Why so few Python jobs? (and licenses)

Paul Rubin phr-n2001d at nightsong.com
Tue Oct 9 04:01:16 CEST 2001

Cliff Wells <logiplexsoftware at earthlink.net> writes:
> The downside of purchasing a commercial library is that you usually
> don't get the source code - just object files you can link against.
> Now imagine building a huge application that depends on those
> libraries.  Now imagine the library provider going out of business.
> Now picture yourself rewriting an entire application to use a
> different library (it happened at our company).  It seems that
> licensing a GPL'd library has advantages that may make the
> negotiation worthwhile.

It can be even stickier unless the GPL'd library supplier is
completely the sole developer and didn't accept any patches from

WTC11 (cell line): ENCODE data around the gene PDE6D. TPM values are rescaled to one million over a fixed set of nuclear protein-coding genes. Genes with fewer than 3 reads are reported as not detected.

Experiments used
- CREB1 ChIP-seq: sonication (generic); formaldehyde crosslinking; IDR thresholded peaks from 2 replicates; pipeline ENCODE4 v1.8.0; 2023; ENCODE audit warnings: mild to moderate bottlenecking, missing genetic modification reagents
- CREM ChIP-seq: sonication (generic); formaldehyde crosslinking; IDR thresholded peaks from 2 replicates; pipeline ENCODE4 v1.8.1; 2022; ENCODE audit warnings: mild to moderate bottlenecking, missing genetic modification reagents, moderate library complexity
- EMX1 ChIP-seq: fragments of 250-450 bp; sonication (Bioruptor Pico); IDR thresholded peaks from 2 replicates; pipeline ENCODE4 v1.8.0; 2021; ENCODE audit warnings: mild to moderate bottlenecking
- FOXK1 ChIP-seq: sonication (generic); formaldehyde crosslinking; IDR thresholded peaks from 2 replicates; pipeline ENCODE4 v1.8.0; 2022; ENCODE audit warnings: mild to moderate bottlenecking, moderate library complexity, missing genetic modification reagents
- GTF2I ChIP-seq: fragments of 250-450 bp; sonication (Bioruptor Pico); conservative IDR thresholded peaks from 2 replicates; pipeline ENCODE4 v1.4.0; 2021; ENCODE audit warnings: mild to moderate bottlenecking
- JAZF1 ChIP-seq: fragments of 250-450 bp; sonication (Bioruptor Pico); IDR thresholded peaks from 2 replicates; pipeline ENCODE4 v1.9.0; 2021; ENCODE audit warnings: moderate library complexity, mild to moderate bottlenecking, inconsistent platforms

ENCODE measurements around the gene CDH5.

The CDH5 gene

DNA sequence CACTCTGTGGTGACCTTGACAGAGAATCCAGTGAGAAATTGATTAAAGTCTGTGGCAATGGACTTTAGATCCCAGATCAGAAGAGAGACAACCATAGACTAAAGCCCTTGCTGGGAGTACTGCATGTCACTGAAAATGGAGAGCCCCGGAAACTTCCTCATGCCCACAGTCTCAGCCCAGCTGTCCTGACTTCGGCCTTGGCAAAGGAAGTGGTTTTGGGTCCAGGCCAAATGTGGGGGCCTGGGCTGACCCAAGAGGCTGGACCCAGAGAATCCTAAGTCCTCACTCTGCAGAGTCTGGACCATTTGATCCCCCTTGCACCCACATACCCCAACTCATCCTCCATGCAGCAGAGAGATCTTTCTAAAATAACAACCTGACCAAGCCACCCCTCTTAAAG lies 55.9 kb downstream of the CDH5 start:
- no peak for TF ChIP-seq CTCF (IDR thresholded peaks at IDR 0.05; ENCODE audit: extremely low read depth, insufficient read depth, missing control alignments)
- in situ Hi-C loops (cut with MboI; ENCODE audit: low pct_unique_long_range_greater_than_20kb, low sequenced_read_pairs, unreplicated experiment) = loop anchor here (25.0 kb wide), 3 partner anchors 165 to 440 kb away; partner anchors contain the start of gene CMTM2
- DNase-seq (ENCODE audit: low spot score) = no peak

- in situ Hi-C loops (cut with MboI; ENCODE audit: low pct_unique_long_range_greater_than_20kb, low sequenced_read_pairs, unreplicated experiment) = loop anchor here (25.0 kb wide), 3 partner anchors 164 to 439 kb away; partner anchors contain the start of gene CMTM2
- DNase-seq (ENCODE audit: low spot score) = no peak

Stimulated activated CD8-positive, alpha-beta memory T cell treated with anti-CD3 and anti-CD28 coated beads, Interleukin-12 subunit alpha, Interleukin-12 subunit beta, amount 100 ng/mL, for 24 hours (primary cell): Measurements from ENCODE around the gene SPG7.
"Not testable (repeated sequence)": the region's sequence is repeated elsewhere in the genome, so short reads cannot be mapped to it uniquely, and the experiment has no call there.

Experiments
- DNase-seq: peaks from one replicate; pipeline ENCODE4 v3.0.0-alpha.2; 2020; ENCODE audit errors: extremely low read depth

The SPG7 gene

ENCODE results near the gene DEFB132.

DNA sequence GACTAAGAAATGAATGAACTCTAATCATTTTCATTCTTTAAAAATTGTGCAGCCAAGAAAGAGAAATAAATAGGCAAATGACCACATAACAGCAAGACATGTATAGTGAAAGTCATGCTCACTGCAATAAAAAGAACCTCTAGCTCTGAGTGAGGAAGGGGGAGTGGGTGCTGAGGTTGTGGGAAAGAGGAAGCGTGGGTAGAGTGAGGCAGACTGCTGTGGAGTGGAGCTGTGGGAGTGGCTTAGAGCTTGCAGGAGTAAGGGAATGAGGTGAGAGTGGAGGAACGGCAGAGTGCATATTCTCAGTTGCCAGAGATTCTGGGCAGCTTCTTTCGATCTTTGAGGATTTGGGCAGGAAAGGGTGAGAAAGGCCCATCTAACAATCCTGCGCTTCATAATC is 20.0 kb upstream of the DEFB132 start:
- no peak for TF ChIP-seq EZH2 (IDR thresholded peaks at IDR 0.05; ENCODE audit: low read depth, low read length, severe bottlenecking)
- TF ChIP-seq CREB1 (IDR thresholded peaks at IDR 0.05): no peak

anyone without getting signed documents from the submitter assigning
outright ownership of the patches including for non-GPL'd use.  (And
some people who have signed such assignments in the past without
realizing what they were getting into are now pissed about it).  If I
submit a patch to a GPL'd program, it's with the understanding that
the patch is GPL'd, unless I agree otherwise.  If the patch is
accepted and patched program later gets distributed under a non-GPL,
I'd feel I had a claim against both the developer and his customer.

GPL'd programs often include patches from a LOT of people.  The
original author is on shaky ground if he does a non-GPL version
without getting approval from everyone who submitted patches.  It's
better for closed source developers to avoid GPL'd stuff altogether.
People who want to develop closed-source products and charge for them
ought to be willing to pay for the libraries and tools they use

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